The rivers north of Kabdoria are home to a curious race of dog-monkeys that dwell in the river muck. They are collectively known as Tuehni; or money-dogs, river-dogs, bear-otters, muckdwellers, swamp-halflings or a host of other colloquial names. They are known to be are roughly the size of a Halfling with smooth shiny fur and small pointed ears. They have the face of a dog with eerie human-like features. Of particular note the creatures have thick tails nearly as long as their bodies with a hand at the end, similar to a raccoons hand. Tuehni are usually timid when alone and skittish when seen outside of the water. In the water however they are significantly more dangerous and will aggressively grasp and tear at anyone in their territory.
Men who have been caught by the Tuehni are grasped tightly with their five limbs until the victim drowns. The bodies are then carried off into their murky lairs. A few days later the bodies will float to the surface devoid of eyes, teeth and nails. The flesh and skin is usually unscathed, but the bodies are thoroughly softened, as if pounded with stones.
Once every few months the Tuehni will explore the land outside of their territorial rivers and seek moist wet places to dwell in the hot hours of the day. Mysterious crimes and odd deaths have been known to occur among the river dwelling villages, and they are very wary of such events. It is not unheard of for entire pens of pigs to be killed with their eyes removed, and later discovering the eyes have been collected among a large garden stone. Nor is it rare to hear a tale of a river-dog leap out of a newly opened cask of rum, much to the surprise of the tavern. More dreadful tales of outhouse patrons making an unpleasant discovery and being drowned in the pit of dung below are also spoke of.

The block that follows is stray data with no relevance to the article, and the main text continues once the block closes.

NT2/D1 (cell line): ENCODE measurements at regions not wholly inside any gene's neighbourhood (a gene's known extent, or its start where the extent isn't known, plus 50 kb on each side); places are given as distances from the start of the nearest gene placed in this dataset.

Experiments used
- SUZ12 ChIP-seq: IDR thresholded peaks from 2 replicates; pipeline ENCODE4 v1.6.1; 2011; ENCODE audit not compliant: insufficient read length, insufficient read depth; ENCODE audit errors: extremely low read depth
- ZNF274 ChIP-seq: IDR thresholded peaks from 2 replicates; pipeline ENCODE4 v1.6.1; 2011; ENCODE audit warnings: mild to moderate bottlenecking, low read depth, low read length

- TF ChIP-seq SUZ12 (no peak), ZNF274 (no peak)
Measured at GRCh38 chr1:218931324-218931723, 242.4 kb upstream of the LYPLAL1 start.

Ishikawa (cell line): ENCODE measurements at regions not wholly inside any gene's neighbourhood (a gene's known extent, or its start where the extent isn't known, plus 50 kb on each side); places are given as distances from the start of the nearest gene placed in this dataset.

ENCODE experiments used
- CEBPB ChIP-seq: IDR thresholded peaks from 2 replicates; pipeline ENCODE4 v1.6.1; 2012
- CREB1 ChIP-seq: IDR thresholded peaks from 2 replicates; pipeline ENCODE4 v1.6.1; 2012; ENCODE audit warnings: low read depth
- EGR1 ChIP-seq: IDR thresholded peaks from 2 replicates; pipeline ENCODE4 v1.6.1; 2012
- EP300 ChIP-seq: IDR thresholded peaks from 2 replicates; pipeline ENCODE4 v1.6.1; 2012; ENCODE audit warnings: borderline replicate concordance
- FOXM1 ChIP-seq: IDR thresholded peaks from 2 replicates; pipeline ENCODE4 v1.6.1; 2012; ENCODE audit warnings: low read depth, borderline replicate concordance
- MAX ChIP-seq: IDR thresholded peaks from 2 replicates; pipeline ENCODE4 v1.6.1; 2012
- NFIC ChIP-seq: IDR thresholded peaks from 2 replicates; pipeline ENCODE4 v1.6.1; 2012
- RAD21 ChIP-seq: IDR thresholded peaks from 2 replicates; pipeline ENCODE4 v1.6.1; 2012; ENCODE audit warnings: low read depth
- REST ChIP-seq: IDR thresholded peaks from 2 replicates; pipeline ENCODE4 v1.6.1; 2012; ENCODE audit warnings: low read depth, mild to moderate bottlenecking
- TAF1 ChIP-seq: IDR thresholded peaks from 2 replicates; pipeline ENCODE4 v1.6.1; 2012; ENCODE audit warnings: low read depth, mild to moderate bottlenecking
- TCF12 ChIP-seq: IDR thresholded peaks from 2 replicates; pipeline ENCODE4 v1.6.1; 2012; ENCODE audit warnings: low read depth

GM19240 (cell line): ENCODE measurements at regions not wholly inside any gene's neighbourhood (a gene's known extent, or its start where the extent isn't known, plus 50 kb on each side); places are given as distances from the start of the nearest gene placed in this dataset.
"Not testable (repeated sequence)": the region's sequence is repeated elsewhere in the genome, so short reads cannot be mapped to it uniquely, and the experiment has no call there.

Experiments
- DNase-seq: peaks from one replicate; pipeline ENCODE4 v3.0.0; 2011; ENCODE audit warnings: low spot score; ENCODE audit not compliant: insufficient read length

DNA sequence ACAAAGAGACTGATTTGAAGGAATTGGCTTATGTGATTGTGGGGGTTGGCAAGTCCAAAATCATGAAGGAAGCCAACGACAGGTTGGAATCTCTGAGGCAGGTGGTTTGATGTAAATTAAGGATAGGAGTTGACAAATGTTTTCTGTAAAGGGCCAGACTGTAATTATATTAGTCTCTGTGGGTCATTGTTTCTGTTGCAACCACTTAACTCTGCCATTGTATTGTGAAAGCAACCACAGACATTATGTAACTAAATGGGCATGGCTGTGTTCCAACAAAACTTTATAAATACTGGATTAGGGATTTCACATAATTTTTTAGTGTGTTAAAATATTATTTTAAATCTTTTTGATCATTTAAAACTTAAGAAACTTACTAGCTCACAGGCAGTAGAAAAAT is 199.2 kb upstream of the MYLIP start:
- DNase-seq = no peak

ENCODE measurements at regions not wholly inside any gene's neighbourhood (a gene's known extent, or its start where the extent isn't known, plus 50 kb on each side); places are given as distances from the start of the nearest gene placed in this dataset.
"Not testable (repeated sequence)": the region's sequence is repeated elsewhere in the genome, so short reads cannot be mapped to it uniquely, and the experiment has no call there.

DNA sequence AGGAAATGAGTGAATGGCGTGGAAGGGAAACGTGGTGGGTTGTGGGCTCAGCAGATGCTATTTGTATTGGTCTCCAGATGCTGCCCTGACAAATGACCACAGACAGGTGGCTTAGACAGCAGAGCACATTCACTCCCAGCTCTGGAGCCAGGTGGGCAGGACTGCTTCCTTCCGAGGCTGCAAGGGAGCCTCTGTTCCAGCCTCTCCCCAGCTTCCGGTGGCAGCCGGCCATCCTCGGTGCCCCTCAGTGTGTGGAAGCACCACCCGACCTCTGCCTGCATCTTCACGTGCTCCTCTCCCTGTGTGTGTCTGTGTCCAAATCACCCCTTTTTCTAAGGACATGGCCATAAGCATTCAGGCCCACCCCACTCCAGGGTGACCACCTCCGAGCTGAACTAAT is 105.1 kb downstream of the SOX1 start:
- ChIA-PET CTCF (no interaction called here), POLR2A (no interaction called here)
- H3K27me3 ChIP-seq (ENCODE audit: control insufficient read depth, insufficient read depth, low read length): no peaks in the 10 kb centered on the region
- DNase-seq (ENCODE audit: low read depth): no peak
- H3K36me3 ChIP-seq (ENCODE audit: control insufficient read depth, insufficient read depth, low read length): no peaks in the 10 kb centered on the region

If a Tuehni is caught, it will weep like a child and gnaw off its own limbs in order to escape. Few Tuehni will survive for more than a couple hours in captivity. Folk-tales suggest that Tuehni are abandoned children left near or set adrift upon rivers. Indeed villagers who live near rivers say that if you hear a weeping child near, you should avoid it at all cost. Many of these river villages forbid the weeping of children over the age of two and despise the sound over any other.
The wild rivers are by no means safe even without the likes of the Tuehni. River spirits in particular are spiteful things that will drag the unwary to a watery grave. What is unique about the Tuehni is that they routinely pile shiny objects next to singularly large standing stones along the river banks. These standing stones are clearly unnatural and are known by most as Great Rain Stones.
When a Rain Stone is found they are often decorated with numerous primitive treasures including amber, raw gems, shiny fruits, teeth, nails, eyeballs, shiny fish, scraps of metal, and just about anything else that is shiny that the Tuehni come across. While as curious as these stones are, what is of particular interest is the stones indeed work in calling the rain. Offering a shiny object to a Rain Stone will soon bring rain. Taking a few shiny objects away will cause a drought for months to come - and cause a great deal of ire among the resident Tuehni.
Cautious observers can spy upon the Tuehni and note that they carefully regulate the weather with their Rain Stones. The strength of the weather appears to be related to the objects they offer to the stones, although it is difficult to tell which are the most potent. Overly curious travelers have been known to defile or experiment with the rain stones often with catastrophic results.
Ruining a rain stone will rouse the river spirits for miles and doom the defiler’s kin to a watery grave. Brave (or foolish) folk have offered a plethora of other offerings to the Rain Stones with mixed results. Offering a child to a Rain Stone could very well bring a water Nymph to serve a lifetime of pleasure to the patron. Or it could simply bring a waterlogged horse-corpse to devour the interloper. For most folk it is a well known taboo to do anything with the stones, or even think ill thoughts of them. Thus, most villagers that are wary of the Rain Stones are reluctant to speak of them.